Common name: Ramsons
Latin name: Allium ursinum
Other names: Buckrams, Wild Garlic, Broad-leaved Garlic, Wood Garlic, Bear’s Garlic
Habitat: Ramson is native to Western and Central Europe. The plant prefers moist soils and slightly acidic conditions.
Description: Ramson is an onion-like perennial plant. It grows from a small bulb, forming large clumps. The stem is triangular and long. It has broad, shiny green basal leaves, which are similar to those of Lily of the Valley. Leaves have a distinct, garlic scent. Flowers are white and star-shaped, appearing at the end of a long stem. Ramson is in flower from May to June.
Parts used: Flowers, leaves, root.
Useful components: Sulfur compounds, such as divinyl sulfide, dimethyl thiosulfonate, methyl cystein sulfoxide.
Medicinal use: Ramson is anthelmintic, antiasthmatic, anticholesterolemic, antiseptic, antispasmodic, astringent, cholagogue, depuritive, diaphoretic, diuretic, expectorant, febrifuge, hypotensive, rubefacient, stimulant, stomachic, tonic and vasodilator. The plant is considered to be a very efficient spring tonic, giving a boost to our immune system. It thus promotes the general health of the body, having positive effects on the liver, gallbladder, stomach and intestines. It is particularly efficient in reducing high blood pressure and cholesterol levels. It also has a good effect on fermentative dyspepsia. It eases stomach pains and helps promote digestion, and therefore can be used in the treatment of diarrhea, colic, excessive gas, indigestion and loss of appetite. In form of an infusion, it can be used in treatment of threadworms. Additionally, Ramson can be beneficial in the treatment of asthma, bronchitis and emphysema. A juice made from the plant can be used in weight loss programs. Used externally, Ramson can be helpful as a circulation stimulant in cases of rheumatic and arthritic joints.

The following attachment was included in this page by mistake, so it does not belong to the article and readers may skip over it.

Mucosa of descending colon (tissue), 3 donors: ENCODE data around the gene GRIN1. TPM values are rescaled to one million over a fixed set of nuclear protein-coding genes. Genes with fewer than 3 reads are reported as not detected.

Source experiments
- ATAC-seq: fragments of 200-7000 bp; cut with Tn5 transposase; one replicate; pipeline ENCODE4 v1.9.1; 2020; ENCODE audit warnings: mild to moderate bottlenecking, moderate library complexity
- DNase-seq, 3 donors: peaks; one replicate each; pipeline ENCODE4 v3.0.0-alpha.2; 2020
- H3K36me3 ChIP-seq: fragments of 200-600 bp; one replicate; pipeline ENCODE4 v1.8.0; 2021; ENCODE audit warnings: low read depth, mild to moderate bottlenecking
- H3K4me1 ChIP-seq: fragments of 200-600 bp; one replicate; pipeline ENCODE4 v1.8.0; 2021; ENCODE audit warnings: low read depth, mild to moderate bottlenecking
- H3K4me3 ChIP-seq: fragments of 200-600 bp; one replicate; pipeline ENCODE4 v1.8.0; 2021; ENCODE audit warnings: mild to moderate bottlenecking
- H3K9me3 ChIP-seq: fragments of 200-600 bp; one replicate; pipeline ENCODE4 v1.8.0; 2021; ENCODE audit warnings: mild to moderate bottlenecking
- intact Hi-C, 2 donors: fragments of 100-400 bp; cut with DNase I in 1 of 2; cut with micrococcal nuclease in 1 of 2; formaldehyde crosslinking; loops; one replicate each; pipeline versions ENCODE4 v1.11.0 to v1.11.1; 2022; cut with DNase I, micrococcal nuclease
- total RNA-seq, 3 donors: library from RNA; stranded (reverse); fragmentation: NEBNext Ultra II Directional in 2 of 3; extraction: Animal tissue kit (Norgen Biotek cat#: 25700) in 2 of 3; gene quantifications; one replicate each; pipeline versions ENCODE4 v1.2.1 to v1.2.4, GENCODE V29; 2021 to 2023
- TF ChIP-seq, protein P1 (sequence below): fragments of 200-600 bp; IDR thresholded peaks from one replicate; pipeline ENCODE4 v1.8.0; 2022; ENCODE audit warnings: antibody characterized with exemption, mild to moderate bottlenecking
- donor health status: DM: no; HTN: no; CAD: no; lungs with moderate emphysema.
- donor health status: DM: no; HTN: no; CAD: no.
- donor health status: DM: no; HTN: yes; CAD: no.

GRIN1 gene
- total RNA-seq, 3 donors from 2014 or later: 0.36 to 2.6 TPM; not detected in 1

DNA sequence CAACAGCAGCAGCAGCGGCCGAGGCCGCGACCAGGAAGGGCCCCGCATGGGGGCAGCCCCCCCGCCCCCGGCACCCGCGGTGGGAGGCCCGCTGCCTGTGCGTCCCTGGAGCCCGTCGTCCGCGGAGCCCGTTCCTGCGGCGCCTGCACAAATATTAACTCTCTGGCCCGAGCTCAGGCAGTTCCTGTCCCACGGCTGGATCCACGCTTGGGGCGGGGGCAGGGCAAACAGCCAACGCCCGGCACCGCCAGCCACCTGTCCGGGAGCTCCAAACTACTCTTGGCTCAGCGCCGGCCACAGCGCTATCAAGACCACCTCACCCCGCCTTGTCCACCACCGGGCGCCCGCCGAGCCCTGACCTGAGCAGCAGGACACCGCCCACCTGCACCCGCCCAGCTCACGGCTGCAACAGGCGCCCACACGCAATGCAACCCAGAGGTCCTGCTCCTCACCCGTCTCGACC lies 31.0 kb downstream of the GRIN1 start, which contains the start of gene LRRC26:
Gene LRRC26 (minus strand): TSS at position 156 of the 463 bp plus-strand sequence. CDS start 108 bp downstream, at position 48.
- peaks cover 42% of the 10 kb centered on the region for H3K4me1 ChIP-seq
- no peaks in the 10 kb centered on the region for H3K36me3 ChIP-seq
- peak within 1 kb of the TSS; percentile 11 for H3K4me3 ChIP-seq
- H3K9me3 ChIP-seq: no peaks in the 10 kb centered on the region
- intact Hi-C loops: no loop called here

Safety: There have been some cases of poisoning, so be cautious. Some herbs could react with certain medication. Therefore it is advisable to contact your doctor/herbalist before consumption of any herb.